• Lee Murray

Midnight Echo #15 Showcase: Stuart Olver

In the seminal novel that launched a genre, Mary Wollstonecraft Shelley wrote, “There is something at work in my soul, which I do not understand.” With this single sentence, Shelley cuts at the reason that so many of us embrace dark fiction. And it is with this notion in mind that I am showcasing some of the dark souls who contributed their twisted and chilling creations to the 2020 edition of the AHWA's annual magazine Midnight Echo. Today, my guest is Stuart Olver. Welcome Stuart!

Who are you and where do you write from?

I was born and raised in Durban, South Africa, but Brisbane, Queensland has been my home for many decades. As a kid I created comic books for my family to read, starring an adventurous talking crocodile. My Dad initiated my love affair with science fiction and horror when he took me to a first-release screening of ALIEN. Though my family keeps me busy (well, that’s my excuse anyway) the computer is always there in the corner, wanting to know why I’m not tapping its keys.


Please comment on your involvement in the AHWA and its importance to you.

I’ve been a member of the AHWA for quite a few years now, and through the Association I’ve been able to find an outlet for my stories, and also met some cool writers (some even in person!) along the way. I initially struggled writing short stories, then had some success with flash fiction. That probably helped me develop a love for stories that are driven forward by the potent power of a few well-chosen words.


Can you tell us what inspired your contribution to Midnight Echo #15?

The inspiration for my story “The Midnight Song” was initially a very vague idea of a person walking through a city at night, tasting it rather than predominantly seeing or hearing it. From there the words dribbled in over a period of several months until finally, somehow, a complete story emerged – although I didn’t come by the ending until very late in the process.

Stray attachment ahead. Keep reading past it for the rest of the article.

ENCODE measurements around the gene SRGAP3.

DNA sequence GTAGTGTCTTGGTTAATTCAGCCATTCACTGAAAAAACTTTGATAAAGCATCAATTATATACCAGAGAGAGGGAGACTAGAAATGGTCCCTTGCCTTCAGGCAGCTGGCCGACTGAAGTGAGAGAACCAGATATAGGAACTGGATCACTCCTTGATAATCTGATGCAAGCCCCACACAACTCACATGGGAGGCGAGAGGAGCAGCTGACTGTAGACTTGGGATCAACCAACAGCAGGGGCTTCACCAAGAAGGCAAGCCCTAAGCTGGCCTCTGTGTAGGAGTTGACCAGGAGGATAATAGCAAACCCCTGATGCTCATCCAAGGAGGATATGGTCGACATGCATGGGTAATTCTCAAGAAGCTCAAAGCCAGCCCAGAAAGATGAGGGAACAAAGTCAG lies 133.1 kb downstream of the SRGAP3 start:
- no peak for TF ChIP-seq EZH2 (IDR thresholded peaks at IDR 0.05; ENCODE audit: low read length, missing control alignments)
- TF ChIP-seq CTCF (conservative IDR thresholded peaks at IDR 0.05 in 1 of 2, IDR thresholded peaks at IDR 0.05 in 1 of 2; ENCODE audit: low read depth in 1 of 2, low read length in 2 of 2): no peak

The Marie Kondo challenge: in an effort to de-clutter, you’re only allowed to keep three books on your nightstand. Which three would you choose and why?

OK, if Marie Kondo told me I could only keep three books on my nightstand, I’d have to choose “Body Rides” by Richard Laymon (a classic I keep going back to), “Time for the Stars” by Robert A Heinlein (wowed me as a youngster with its time-dilation concepts), and perhaps a “Year’s Best” anthology of Horror or Science Fiction that I hadn’t read yet.


Midnight Echo #15 is being offered in both print and ebook versions this year. Did the offer of print make a difference to you? Are you seduced by the waft of vanilla and printer’s ink?

I’m very much looking forward to holding a physical copy of ME 15 in my hands, and posing seductively with it on Instagram, where I go by the very imaginative moniker of “olver.stuart”.


What are you working on right now?

Right now, I’m looking forward to the publication in South Africa of my first-place winning story “At The Mountain’s Dying”, as part of the SA HorrorFest Bloody Parchment competition. I’m also hanging out for the Italian publication of “The Midnight Song” in Mondi Incantati as part of the Lucca Comic and Games festival. And my first novel is going through its third draft.


STUART OLVER is a medical researcher living in Brisbane. He relishes all things science-related, including a wide range of speculative fiction. His articles and stories have appeared in Aurealis, Midnight Echo and Writing Queensland Online, as well as several anthologies, including Short and Twisted, Monsters Amongst Us and Shelter From The Storm. His story “What Came Through” won the 2014 Australasian Horror Writers Association Flash Fiction competition.

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